Interesting article. You can probably skim the first five paragraphs, but slow down when you get to this: "Today, a broader conceptual framework for open innovation is embedded in an integrated approach to openness. It is a vital element of the open movement and should not be taken out of this context. Open innovation is transcending the boundaries of traditional knowledge production and fosters cross-fertilization of knowledge. It can serve both as a trigger for change towards openness and a cross-connector of multiple segments of the open movement."

 

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How to Succeed at Work When Your Boss Doesn’t Respect You

Stephen Downes' OLDaily - Sat, 06/25/2016 - 17:00


Christine Porath, Harvard Business Review, Jun 25, 2016

Here are the recommendations (all quoted):

  • Identify areas for growth and actively pursue development in those areas.
  • Sleep, exercise, good nutrition, and stress-management help ward off the noxious effects of disrespect.
  • Generate more meaning at work by shaping your activities around your motives, strengths and passions.
  • Seek positive relationships. Positive relationships in and out of work help you thrive.
  • Thriving in non-work activities doubles an individual’ s emotional reserves.

Sounds like a plan. Something everybody could use to more or less a degree.

 

 

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Categories: Miscellaneous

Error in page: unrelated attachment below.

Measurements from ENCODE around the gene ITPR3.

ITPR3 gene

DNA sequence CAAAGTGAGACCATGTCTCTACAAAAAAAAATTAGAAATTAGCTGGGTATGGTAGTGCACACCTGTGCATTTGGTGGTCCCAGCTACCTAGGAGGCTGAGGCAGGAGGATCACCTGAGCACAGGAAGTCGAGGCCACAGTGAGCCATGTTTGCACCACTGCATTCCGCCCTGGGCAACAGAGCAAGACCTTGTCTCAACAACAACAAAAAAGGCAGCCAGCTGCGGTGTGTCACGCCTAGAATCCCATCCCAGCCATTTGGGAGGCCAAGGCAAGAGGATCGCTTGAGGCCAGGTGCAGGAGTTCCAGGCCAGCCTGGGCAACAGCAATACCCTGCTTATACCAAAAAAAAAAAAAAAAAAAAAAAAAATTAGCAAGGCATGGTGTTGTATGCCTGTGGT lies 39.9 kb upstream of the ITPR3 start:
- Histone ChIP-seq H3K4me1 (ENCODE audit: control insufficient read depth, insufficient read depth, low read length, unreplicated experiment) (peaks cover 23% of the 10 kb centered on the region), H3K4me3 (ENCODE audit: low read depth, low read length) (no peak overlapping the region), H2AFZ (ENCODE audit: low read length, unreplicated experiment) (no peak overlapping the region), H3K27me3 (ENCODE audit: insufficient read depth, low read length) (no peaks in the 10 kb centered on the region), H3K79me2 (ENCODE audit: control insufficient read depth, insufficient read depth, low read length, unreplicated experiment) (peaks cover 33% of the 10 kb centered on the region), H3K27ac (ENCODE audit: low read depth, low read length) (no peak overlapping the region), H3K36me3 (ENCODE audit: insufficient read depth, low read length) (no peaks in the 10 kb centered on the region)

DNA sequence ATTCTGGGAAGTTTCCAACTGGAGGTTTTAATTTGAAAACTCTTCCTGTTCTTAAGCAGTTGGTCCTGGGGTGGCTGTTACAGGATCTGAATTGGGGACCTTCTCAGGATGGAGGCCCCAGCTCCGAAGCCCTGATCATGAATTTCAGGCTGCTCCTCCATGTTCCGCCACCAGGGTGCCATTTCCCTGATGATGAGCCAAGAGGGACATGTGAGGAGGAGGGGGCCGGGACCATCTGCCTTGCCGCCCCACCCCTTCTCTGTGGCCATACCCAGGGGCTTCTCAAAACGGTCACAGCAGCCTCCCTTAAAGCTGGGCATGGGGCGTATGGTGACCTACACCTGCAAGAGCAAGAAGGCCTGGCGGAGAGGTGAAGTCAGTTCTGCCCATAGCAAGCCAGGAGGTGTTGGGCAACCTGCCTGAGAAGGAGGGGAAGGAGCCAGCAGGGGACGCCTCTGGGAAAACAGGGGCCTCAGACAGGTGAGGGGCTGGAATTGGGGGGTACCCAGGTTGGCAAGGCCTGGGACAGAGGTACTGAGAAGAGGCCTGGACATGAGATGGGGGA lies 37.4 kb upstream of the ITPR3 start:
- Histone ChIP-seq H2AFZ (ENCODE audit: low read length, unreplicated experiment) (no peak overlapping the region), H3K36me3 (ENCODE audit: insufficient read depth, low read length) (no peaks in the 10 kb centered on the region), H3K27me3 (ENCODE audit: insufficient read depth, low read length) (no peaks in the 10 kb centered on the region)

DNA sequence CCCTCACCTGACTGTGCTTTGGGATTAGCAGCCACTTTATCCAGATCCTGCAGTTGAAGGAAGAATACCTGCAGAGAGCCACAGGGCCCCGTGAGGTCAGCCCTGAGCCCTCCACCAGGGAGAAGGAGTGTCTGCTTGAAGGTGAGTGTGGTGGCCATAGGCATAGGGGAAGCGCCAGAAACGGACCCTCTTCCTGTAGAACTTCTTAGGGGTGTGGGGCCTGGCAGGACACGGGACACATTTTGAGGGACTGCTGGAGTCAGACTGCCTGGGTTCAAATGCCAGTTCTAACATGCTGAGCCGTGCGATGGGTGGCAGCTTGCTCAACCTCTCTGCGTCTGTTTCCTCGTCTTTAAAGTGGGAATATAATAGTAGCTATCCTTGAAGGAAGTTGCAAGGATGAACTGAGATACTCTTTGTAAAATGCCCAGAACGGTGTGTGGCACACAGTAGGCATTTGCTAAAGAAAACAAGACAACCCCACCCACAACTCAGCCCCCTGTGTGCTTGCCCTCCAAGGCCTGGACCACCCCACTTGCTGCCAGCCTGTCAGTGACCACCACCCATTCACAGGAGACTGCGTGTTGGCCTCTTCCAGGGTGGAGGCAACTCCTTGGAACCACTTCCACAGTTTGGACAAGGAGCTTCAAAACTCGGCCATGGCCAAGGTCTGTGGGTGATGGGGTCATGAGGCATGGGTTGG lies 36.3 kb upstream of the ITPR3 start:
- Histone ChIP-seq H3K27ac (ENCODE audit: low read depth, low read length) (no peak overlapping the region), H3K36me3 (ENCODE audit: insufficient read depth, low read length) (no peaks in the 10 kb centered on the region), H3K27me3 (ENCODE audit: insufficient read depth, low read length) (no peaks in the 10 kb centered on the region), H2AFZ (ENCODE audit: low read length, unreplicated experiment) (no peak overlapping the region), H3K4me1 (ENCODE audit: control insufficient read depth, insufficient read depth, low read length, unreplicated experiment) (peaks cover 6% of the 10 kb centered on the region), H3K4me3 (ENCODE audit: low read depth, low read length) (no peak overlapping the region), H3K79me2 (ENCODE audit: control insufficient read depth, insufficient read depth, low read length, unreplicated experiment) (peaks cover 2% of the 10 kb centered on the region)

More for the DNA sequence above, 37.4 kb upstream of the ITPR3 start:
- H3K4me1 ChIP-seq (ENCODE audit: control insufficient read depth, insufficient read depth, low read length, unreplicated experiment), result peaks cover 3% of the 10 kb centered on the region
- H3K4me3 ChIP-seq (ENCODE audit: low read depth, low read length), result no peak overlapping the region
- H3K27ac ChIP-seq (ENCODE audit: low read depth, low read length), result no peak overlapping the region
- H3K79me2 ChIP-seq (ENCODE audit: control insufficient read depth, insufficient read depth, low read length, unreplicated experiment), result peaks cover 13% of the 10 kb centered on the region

Machine Learning for Designers

Stephen Downes' OLDaily - Sat, 06/25/2016 - 14:00


Patrick Hebron, O'Reilly, Jun 25, 2016

Long post that introduces machine learning for designers. It requires a (free) O'Reilly login (sorry). People already expert in machine learning won't find anything new but I think it's worth the effort if you don't have background in the field.

"Conventional programming languages can be thought of as systems that are always correct about mundane things like concrete mathematical operations. Machine learning algorithms, on the other hand, can be thought of as systems that are often correct about more complicated things like identifying human faces in an image." There's a good set of recognition examples that illustrate this. It looks at biological models and deep learning, then discusses processing different types of inputs. Some of the tasks described include creating dialogue, feature discovery, designing, feedback loops, and more. It also looks at open source machine learning toolkits (TensorFlow, Torch, Caffe, cuDNN, Theano, Scikit-learn, Shogun, Spark MLlib, and Deeplearning4j) and machine Learning as a Service (MLaaS) platforms such as IBM Watson, Amazon Machine Learning, Google Prediction API, Microsoft Azure, BigML, and ClarifAI.